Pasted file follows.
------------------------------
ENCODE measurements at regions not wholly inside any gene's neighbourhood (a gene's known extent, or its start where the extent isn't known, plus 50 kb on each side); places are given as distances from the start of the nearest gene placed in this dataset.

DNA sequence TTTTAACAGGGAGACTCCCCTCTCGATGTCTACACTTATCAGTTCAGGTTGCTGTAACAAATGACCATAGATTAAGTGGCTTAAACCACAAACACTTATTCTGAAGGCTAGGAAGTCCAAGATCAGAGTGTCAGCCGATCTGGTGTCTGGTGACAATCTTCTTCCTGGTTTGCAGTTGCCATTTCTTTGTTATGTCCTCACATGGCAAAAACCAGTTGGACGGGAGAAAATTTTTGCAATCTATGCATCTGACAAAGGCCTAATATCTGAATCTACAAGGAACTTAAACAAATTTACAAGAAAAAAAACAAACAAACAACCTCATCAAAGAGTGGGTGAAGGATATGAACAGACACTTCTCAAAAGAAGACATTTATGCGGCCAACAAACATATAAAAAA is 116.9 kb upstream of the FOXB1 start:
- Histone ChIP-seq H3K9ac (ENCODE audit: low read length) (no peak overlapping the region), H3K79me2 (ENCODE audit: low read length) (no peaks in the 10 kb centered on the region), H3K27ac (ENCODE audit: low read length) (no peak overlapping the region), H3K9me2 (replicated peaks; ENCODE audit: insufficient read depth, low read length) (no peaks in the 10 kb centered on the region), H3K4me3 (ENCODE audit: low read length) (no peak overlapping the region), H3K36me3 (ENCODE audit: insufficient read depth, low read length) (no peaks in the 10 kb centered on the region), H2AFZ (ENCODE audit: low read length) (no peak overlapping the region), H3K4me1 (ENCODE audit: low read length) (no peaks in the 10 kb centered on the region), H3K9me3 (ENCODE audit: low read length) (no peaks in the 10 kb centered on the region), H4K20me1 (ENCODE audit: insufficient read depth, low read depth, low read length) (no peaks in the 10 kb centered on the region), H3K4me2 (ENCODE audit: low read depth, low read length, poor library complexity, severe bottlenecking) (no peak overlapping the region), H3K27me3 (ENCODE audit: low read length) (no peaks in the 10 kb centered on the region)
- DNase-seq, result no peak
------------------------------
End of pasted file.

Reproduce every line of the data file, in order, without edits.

ENCODE measurements at regions not wholly inside any gene's neighbourhood (a gene's known extent, or its start where the extent isn't known, plus 50 kb on each side); places are given as distances from the start of the nearest gene placed in this dataset.

DNA sequence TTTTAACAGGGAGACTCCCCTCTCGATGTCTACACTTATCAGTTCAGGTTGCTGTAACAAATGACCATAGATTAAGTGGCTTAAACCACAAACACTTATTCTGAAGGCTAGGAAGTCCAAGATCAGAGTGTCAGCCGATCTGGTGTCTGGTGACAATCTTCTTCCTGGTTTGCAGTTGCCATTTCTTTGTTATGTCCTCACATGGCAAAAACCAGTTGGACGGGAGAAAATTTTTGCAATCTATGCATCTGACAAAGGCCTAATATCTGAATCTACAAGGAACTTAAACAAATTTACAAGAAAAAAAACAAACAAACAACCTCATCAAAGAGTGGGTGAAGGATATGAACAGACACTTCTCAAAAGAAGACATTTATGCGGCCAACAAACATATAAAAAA is 116.9 kb upstream of the FOXB1 start:
- Histone ChIP-seq H3K9ac (ENCODE audit: low read length) (no peak overlapping the region), H3K79me2 (ENCODE audit: low read length) (no peaks in the 10 kb centered on the region), H3K27ac (ENCODE audit: low read length) (no peak overlapping the region), H3K9me2 (replicated peaks; ENCODE audit: insufficient read depth, low read length) (no peaks in the 10 kb centered on the region), H3K4me3 (ENCODE audit: low read length) (no peak overlapping the region), H3K36me3 (ENCODE audit: insufficient read depth, low read length) (no peaks in the 10 kb centered on the region), H2AFZ (ENCODE audit: low read length) (no peak overlapping the region), H3K4me1 (ENCODE audit: low read length) (no peaks in the 10 kb centered on the region), H3K9me3 (ENCODE audit: low read length) (no peaks in the 10 kb centered on the region), H4K20me1 (ENCODE audit: insufficient read depth, low read depth, low read length) (no peaks in the 10 kb centered on the region), H3K4me2 (ENCODE audit: low read depth, low read length, poor library complexity, severe bottlenecking) (no peak overlapping the region), H3K27me3 (ENCODE audit: low read length) (no peaks in the 10 kb centered on the region)
- DNase-seq, result no peak